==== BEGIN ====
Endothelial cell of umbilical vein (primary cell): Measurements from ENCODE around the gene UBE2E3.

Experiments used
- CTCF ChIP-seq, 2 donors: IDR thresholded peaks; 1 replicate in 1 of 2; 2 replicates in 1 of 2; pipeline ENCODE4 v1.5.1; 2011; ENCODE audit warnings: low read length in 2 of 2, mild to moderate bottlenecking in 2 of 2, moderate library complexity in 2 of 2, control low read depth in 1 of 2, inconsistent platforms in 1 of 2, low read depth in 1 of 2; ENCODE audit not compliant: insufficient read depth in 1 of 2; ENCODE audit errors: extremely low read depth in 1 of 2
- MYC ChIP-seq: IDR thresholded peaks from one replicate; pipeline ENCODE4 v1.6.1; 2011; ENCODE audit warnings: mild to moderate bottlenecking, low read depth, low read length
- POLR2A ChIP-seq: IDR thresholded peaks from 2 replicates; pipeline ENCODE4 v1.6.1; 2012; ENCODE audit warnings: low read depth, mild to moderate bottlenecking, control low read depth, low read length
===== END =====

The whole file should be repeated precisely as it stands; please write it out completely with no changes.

Endothelial cell of umbilical vein (primary cell): Measurements from ENCODE around the gene UBE2E3.

Experiments used
- CTCF ChIP-seq, 2 donors: IDR thresholded peaks; 1 replicate in 1 of 2; 2 replicates in 1 of 2; pipeline ENCODE4 v1.5.1; 2011; ENCODE audit warnings: low read length in 2 of 2, mild to moderate bottlenecking in 2 of 2, moderate library complexity in 2 of 2, control low read depth in 1 of 2, inconsistent platforms in 1 of 2, low read depth in 1 of 2; ENCODE audit not compliant: insufficient read depth in 1 of 2; ENCODE audit errors: extremely low read depth in 1 of 2
- MYC ChIP-seq: IDR thresholded peaks from one replicate; pipeline ENCODE4 v1.6.1; 2011; ENCODE audit warnings: mild to moderate bottlenecking, low read depth, low read length
- POLR2A ChIP-seq: IDR thresholded peaks from 2 replicates; pipeline ENCODE4 v1.6.1; 2012; ENCODE audit warnings: low read depth, mild to moderate bottlenecking, control low read depth, low read length